Mainland must use more scrap metal
Raw materials for steel production dwindling as prices surge
Demand for scrap metal to supply China's fast-growing steel industry will increase amid rising metal prices and as the country seeks to preserve mining and energy resources and reduce pollution, industry observers said.
'There is a shortage of base metals or virgin ores, which will drive aggressive demand for scrap,' said Stephen Greer, chief executive of Smorgon Hartwell Recycling, the regional scrap recycling unit of Australia's Smorgon Steel Group.
Mr Greer said China, the world's largest steel producer, was the world's largest scrap consumer and was fast becoming the largest domestic market for generating and recycling scrap.
'This has surprised many people and we have seen soft import demand for scrap metals from time to time during a period of strong economic growth,' he said.
China is expected to produce more than 400 million tonnes of crude steel per year between last year and 2010, requiring more than 700 million tonnes of iron ore and more than 75 million tonnes of scrap per year, according to the National Development and Reform Commission, the country's top economic planner.
The country's scrap steel demand would rise 5.4 per cent to 80 million tonnes this year, from 75.9 million tonnes last year, China Association of Metal Scrap Utilisation secretary-general Yan Qiping predicted.
It was important to increase the use of scrap as mining resources would eventually be exhausted and China's utilisation rate of scrap steel was very low, Mr Yan said. About 18 per cent of the nation's steel came from recycled scrap metal last year, compared with 40 to 50 per cent in developed countries.
The NDRC said in a blueprint for China's steel development policy published in July 2005 and covering the next 15 years that it would step up efforts to increase the use of scrap steel and decrease the proportion of iron ore use to ensure the sector's sustainable development.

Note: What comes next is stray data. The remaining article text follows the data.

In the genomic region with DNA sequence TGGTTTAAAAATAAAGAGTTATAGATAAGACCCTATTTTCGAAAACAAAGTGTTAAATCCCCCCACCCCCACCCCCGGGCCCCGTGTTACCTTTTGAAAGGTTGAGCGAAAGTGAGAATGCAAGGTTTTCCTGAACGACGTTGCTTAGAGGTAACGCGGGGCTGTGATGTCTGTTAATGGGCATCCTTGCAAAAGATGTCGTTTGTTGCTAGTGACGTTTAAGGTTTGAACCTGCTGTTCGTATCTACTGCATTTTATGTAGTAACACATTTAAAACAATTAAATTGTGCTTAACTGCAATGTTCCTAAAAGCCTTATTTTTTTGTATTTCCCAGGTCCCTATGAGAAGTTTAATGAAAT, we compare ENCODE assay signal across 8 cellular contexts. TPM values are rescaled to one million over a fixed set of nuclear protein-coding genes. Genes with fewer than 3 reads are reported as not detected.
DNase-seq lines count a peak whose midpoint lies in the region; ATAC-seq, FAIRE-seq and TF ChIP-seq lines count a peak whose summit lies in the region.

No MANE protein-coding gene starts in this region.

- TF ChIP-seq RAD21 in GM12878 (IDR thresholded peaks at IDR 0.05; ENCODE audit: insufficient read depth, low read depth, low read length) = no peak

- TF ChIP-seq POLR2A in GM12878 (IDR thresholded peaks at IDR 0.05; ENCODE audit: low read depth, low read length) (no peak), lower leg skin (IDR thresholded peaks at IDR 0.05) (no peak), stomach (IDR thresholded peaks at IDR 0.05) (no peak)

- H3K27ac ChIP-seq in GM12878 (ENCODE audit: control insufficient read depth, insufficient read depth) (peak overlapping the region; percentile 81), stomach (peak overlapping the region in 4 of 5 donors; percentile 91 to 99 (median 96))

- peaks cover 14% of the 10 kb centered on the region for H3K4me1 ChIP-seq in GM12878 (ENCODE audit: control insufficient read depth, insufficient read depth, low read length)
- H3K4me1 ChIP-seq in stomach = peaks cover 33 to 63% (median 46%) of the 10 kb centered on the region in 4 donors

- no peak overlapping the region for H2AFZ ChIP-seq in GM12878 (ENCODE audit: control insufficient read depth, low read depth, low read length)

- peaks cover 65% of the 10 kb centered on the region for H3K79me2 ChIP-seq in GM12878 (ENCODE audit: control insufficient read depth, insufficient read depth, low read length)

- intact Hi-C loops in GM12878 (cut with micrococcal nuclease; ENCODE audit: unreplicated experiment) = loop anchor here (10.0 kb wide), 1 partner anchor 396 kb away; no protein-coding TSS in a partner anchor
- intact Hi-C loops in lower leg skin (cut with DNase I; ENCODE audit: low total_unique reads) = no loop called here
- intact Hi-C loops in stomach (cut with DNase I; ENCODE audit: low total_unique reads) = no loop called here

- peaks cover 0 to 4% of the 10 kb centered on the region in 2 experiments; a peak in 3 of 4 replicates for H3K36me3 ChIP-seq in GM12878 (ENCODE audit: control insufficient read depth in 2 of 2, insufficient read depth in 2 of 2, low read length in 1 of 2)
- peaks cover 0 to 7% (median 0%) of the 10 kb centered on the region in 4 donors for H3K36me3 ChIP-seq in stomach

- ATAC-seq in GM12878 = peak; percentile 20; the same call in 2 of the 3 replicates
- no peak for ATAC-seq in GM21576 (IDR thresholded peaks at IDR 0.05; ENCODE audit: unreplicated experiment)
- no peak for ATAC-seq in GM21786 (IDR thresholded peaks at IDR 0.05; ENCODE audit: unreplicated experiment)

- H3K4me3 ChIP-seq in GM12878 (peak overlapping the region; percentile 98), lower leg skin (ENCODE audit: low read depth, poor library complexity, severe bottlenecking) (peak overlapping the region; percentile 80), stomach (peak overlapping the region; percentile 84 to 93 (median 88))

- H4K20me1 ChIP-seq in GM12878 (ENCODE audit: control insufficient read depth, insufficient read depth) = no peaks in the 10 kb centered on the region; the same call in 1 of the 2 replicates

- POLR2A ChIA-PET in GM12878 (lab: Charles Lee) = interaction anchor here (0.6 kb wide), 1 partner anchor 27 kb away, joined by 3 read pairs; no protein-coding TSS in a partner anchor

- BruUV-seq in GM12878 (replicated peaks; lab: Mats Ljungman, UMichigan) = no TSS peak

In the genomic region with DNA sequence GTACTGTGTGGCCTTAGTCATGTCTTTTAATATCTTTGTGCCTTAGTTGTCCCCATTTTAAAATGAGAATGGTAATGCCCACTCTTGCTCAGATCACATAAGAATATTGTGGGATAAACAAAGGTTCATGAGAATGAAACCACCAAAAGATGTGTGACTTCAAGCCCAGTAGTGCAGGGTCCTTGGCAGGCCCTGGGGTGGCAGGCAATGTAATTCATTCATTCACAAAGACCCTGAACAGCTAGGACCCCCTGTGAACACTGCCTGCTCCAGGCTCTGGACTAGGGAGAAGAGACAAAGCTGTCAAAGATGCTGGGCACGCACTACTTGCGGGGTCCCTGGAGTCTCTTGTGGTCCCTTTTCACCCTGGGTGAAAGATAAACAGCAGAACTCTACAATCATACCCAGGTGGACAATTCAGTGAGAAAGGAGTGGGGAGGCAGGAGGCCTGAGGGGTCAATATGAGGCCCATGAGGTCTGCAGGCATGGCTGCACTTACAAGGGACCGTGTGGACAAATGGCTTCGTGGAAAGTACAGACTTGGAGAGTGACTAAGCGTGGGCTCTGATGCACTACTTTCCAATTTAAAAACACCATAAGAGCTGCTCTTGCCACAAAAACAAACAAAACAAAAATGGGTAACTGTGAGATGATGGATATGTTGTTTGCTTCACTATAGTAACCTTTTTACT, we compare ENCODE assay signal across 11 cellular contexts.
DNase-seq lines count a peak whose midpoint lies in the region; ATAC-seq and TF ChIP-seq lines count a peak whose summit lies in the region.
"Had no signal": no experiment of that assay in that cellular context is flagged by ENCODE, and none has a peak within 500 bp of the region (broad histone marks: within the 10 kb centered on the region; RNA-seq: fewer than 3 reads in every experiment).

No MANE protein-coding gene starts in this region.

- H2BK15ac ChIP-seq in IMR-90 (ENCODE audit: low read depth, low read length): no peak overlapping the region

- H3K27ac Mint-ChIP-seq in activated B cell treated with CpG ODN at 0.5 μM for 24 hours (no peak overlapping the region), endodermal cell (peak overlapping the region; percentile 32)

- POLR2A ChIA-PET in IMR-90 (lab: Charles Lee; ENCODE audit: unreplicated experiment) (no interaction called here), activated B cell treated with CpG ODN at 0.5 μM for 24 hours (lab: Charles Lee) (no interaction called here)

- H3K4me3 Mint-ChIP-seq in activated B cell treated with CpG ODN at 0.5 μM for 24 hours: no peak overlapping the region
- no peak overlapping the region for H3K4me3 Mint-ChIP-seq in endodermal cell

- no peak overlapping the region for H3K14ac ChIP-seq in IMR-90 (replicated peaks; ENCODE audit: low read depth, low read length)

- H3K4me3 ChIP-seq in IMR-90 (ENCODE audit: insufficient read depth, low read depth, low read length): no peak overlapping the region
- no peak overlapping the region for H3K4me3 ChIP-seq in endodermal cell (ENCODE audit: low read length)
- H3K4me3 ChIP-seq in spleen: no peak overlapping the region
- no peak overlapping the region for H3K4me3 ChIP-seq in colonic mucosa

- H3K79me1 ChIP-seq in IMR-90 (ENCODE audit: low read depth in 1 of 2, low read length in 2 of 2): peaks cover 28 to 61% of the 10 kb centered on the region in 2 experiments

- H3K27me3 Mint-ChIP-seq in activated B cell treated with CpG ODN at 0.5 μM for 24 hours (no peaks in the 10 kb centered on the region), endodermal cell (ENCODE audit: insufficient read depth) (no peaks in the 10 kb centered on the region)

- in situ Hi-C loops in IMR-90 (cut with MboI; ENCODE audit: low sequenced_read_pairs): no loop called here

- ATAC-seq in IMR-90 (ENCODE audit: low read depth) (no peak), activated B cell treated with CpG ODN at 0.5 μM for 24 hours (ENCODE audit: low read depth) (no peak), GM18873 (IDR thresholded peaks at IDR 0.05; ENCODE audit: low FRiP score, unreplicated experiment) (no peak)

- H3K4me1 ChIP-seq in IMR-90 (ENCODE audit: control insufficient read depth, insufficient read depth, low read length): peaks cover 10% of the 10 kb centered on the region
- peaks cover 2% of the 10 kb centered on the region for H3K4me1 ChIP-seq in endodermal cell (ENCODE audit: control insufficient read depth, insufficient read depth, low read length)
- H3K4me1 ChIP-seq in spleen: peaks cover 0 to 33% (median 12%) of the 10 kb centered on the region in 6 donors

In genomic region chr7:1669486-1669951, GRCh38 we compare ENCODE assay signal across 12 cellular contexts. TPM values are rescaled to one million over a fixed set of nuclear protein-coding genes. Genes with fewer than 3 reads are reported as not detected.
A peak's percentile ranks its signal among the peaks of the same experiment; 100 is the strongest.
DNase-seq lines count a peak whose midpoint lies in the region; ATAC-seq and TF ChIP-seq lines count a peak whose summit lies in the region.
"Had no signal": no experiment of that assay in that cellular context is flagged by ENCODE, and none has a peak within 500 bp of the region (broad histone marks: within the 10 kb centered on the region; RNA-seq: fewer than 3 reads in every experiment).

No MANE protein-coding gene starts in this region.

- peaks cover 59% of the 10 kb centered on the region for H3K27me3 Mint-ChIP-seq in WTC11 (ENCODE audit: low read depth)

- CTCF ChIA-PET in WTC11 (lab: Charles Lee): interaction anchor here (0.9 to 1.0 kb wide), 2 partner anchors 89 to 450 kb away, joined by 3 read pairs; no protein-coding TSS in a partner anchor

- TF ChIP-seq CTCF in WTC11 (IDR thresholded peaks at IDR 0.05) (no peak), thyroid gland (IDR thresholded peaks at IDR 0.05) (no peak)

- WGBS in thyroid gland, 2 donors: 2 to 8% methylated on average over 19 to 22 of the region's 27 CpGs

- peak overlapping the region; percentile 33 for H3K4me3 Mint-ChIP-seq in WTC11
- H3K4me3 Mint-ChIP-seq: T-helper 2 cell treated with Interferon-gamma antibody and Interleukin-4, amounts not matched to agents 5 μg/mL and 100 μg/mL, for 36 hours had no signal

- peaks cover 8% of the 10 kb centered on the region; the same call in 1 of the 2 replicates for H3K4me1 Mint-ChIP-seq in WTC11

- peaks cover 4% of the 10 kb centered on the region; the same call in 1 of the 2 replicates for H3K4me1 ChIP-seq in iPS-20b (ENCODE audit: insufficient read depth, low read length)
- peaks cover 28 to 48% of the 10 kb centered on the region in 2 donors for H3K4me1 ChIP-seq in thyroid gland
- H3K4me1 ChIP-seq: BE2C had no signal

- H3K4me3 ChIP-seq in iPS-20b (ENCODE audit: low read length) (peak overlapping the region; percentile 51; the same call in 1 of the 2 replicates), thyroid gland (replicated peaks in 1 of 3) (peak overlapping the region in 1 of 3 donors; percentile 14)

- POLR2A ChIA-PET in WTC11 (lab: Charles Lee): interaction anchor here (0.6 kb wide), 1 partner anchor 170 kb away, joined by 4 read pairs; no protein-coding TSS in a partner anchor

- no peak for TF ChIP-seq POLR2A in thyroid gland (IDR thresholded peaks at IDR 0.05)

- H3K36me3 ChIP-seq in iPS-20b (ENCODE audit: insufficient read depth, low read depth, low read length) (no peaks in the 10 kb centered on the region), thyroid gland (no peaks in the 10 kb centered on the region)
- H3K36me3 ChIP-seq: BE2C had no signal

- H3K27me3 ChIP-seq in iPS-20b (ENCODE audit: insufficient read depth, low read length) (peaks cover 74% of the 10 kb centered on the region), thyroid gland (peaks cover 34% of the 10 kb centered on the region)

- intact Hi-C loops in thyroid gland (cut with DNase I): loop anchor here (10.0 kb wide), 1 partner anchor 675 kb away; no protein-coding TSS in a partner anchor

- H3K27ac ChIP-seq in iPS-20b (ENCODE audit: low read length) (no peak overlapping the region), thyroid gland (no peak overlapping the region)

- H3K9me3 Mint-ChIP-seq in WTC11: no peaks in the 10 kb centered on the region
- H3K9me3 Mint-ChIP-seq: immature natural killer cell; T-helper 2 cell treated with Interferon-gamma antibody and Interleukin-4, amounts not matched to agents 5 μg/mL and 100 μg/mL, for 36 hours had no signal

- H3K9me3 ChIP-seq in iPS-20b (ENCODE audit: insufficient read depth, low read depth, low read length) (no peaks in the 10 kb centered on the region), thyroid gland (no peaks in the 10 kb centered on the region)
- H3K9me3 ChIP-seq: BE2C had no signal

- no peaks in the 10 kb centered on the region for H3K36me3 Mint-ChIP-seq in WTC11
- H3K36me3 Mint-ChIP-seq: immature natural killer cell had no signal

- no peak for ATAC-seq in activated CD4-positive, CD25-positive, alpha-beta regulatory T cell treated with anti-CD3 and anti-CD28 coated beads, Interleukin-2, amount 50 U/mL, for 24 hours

The mainland's iron-ore mine resources amounted to 21.97 billion tonnes at the end of 2004 while exploitative reserves came to only 11.8 billion tonnes, according to the China Steel Association.
Based on existing exploitation technology and exploitation spread, at more than 600 million tonnes per year, the country's iron-ore resources were enough for only the next 20 to 40 years, assuming no new resources were found, it said.
'Scrap steel resources are unlimited because of its recyclability,' Mr Yan said. The metal could be recycled every eight to 30 years, each time getting a 'new life'.
Recycled stainless steel contains valuable raw elements including chromium, nickel and molybdenum that are gathered, processed and reused in the production process. The more scrap used in furnaces by mills, the less new raw material is required in production.
Gu Zhanggen, vice-chairman of Maanshan Iron & Steel, said about 10 per cent of the company's products came from scrap. With the company increasing capacity, demand for scrap would increase steadily, he said, although the proportion of scrap versus iron ore would not change significantly.
Using scrap in steel production has environmental benefits, saving 60 per cent of energy and 40 per cent of water compared with making steel from iron ore. Its use can lead to reductions in steel production emission of exhaust gasses, waste water and waste residues by between 76 and 97 per cent.